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    I've used both a Dell G5 and a Maingear Vector in the past couple years, and the differences between them are night and day. The Vector is a much better machine both in terms of display quality and just overall build quality.
     
  4. MaxIT

    MaxIT Notebook Enthusiast

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    I don’t know what you checked , but Alienware and G5/G7 gaming laptops are using 144 Hz displays of good quality.
     
  5. Nauzhror

    Nauzhror Notebook Consultant

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    G5 I own has a 60 hz panel, it's "fine", but it's definitely inferior to the 144 hz LG display in my Vector. Build quality isn't comparable, at all. Cheap plastic chassis vs aluminum polycarbon chassis. It's night and day, the Vector is way more rigid. Also easily openable with one hand.
     
  6. MaxIT

    MaxIT Notebook Enthusiast

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    I don't know what a Maingear Vector is, but there is no cheap plastic on my G7, for instance. It is plastic, but well designed and assembled. And I can open it with one hand for sure.
    regarding the display, I have a 144 Hz panel which is a good panel according to many reviews. If you own a base model G5 your experience could be different.
    The only real complain I have is the (in)famous coil whine...
     
  7. Sentential

    Sentential Notebook Evangelist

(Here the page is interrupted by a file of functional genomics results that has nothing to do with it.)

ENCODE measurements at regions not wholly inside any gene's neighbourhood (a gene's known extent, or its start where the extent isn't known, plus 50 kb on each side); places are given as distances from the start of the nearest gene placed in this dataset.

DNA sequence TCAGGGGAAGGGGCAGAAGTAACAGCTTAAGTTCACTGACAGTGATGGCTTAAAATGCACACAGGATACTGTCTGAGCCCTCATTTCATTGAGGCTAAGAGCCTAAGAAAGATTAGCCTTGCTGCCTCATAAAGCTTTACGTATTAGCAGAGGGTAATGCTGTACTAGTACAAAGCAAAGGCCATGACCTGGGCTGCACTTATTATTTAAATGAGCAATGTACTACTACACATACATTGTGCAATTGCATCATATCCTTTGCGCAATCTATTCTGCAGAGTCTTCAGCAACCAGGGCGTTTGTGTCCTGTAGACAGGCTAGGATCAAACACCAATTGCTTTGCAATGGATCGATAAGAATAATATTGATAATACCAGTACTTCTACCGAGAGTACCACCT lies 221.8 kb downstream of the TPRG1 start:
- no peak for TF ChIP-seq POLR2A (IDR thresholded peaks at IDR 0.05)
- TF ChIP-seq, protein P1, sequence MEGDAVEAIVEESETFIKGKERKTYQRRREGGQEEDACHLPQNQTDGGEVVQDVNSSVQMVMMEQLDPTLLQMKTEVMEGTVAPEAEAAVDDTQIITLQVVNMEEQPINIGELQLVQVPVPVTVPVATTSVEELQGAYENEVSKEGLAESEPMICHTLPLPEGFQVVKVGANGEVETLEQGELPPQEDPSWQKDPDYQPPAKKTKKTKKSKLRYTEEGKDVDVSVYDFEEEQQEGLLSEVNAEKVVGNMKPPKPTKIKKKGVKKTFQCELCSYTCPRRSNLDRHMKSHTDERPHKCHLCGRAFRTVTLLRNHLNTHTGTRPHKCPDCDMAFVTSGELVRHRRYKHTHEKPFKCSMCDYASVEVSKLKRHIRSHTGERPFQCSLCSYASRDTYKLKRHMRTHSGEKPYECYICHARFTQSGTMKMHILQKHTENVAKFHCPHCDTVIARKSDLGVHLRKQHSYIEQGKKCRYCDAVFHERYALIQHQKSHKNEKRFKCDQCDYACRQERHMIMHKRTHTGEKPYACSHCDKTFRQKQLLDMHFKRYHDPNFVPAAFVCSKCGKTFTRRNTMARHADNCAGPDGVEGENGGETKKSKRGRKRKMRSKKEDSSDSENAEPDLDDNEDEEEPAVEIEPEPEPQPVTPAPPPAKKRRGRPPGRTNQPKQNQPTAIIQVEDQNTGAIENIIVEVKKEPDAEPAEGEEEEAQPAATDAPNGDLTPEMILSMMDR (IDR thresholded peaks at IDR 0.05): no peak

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    Here'e the thing you need to understand. Most PC manufacturers with the exclusion of a few and I do mean a few actually do any kind of custom designs. Most are using either Tonfangs, Pegatron, Foxconn off the shelf designs and this extends to their parts as well. Dell tends to use AUO Optronic panels where the better brands tend to use LG IGZO (ie Macbook) panels. So to answer the question you asked; no there is no difference. Most likely the Asus and MSI are identical in every way to the Alienware boards you see minus the shiny LED lighting and metal chassis.

    High refresh panels tend to be VA or TN based which reduce viewing angles and color gamut. Lower refresh panels tend to be IPS or OLED which are higher in color fidelity and viewing angles. I personally prefer low refresh, high color panels for integrated displays as they look nicer and use less power (ie refresh). I also normally buy high refresh external gaming displays as power does not matter when docked.
     
  8. Nauzhror

    Nauzhror Notebook Consultant

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    Maingear Vector uses a aluminum polycarbon chassis made by Tongfang, it's also used by EVOO, Eluktroniks, and a few other brands, under names such as Mech-15.

    I paid $999 for it in December, it's i7-9750H, 16 GB DDR4 @ 2666 mhz, GTX 1660 TI, 144 Hz LG Display, 512 GB SSD. Definitely higher build quality than the Dell I own. I'm not saying the Dell is rubbish or anything, but the Vector just feels like a much more premium product.
     
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  9. Nauzhror

    Nauzhror Notebook Consultant

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    I'm not sure that's true. At least not anymore. Most high refresh rate panels I see are IPS, or "IPS-like" anyway because the term IPS is actually owned by one specific brand and other companies can't use it to label their products.